The planning process included numerous mee­tings with rep­re­sen­ta­tives of various aut­ho­rities, admi­nis­tra­tions, experts and sub­con­tractors. Enormous training efforts were required to train more than 100 people involved in the trans­por­tation in safety mea­sures, occupa­tional safety, radiation pro­tection and work pro­cesses. This also included the training and qua­li­fi­cation of the security per­sonnel, who had to be trained in accordance with the pro­vi­sions of the new SEWD Road/Rail Directive.

In June 2017, we were finally ready. All pre­pa­ra­tions were con­cluded, all requi­re­ments met and all necessary permits granted. Thus, the first safety-related nuclear fuel shipment on a German inland waterway could be rea­lized.

Once the convoy (push boat + lighter) had tied up at the wharf of the Obrigheim nuclear power plant and the external ramp forming the link between the lighter and dry land had been pro­perly secured to the LD40 lighter, the first loaded CASTOR® 440/84mvK cask left the secure area of the power plant on 27 June 2017.

The heavy duty roller car­rying the secured cask was pushed by a heavy duty tractor unit that had been spe­cially equipped for this job, and it only had a short run of approx. 200 meters before it was finally rolled over the ramp onto the lighter.

The heavy duty roller was rolled to its planned position within the so-called housing of the lighter (a cover that was spe­cially deve­loped and manu­fac­tured for this shipment) and secured there to the loading area.

Once the load had been secured, the heavy duty tractor unit left the lighter in order to collect the next cask.

In the meantime, nau­tical checks and mea­sures were per­formed. The loading pro­cedure was repeated until all three CASTOR® casks were stowed on and secured to the push boat.

On 28 June 2017, the convoy finally left its berth at the Obrigheim nuclear power plant (accom­panied by a second push boat), to carry out the turning maneuver that that would allow it to begin the 50 kilo­meter trip to the interim storage facility at Neckar­westheim.

The trip on the River Neckar lasted around 13 hours, during which the convoy had to pass under several bridges and through several locks. The entire trans­por­tation was escorted by qua­lified security per­sonnel and accom­panied in addition by police on land and on the water. Thanks to its pioneer cha­racter and the fact that no spent fuel assem­blies or highly radioactive material had been trans­ported in Germany since 2011, the shipment attracted the interest of the public and the media right across Germany.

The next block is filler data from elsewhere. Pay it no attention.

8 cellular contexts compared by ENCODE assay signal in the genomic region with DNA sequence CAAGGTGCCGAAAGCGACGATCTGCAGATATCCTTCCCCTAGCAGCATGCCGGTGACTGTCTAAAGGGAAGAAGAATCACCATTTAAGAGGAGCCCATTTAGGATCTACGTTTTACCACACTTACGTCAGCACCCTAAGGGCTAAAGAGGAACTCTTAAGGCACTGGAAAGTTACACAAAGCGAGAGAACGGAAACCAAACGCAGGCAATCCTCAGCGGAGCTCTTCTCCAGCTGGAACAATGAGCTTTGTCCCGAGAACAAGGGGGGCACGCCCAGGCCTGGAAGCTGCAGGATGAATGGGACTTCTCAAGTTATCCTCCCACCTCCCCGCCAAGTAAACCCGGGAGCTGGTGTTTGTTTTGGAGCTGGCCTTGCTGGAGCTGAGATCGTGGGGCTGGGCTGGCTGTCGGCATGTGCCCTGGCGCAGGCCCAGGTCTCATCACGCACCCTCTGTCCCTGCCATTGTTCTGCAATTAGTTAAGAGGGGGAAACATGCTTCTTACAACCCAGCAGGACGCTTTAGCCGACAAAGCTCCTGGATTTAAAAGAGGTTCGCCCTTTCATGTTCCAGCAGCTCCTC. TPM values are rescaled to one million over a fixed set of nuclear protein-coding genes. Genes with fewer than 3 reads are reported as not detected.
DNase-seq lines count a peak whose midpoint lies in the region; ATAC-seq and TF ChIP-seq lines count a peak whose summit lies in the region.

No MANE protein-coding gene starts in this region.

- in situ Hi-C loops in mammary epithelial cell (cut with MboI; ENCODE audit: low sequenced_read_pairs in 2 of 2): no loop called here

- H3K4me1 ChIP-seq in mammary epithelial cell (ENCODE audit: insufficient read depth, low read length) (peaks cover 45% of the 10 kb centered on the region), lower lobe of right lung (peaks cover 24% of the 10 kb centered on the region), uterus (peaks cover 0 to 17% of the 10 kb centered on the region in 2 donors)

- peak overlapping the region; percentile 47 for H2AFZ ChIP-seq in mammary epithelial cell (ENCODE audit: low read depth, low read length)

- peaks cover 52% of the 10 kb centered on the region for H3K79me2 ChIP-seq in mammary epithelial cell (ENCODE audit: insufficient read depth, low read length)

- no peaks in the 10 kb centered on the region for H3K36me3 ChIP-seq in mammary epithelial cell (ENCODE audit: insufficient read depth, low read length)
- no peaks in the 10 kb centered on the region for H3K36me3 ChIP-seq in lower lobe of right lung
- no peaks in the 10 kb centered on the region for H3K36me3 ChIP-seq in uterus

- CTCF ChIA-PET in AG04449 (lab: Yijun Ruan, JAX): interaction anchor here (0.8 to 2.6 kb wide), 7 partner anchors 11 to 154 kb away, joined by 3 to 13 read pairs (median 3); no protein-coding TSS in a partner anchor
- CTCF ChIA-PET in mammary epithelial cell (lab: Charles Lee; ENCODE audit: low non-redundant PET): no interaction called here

After the convoy arrived at the wharf at the Neckar­westheim nuclear power plant, the lighter was maneu­vered to its berth and moored at its unloading position.

Imme­diately after the change of shift of the security per­sonnel, the external ramp was secured to the lighter by a crane and the unloading process began.
Two spe­cially equipped heavy duty tractor units pulled the first of three CASTOR® casks out of the housing on the lighter, after the load securing of the heavy duty roller had been released.

The cask was trans­ported directly into the on-site interim storage facility, where a start was made on the pre­pa­ra­tions for storing it there. The heavy duty tractor units returned to the wharf. The unloading process was repeated until all three CASTOR® casks had arrived safely in the interim storage facility.

This first shipment was a com­plete success. Four other, equally suc­cessful secure ship­ments fol­lowed in Sep­tember, October, November and December 2017.
On 19 December 2017, DAHER NUCLEAR TECH­NO­LOGIES GmbH, tog­ether with their sub­con­tractors, com­pleted the transfer of the final CASTOR® cask into the on-site interim storage facility, on time and to the com­plete satis­faction of the customer, EnBW, which marked the end of a con­sistently suc­cessful transport cam­paign.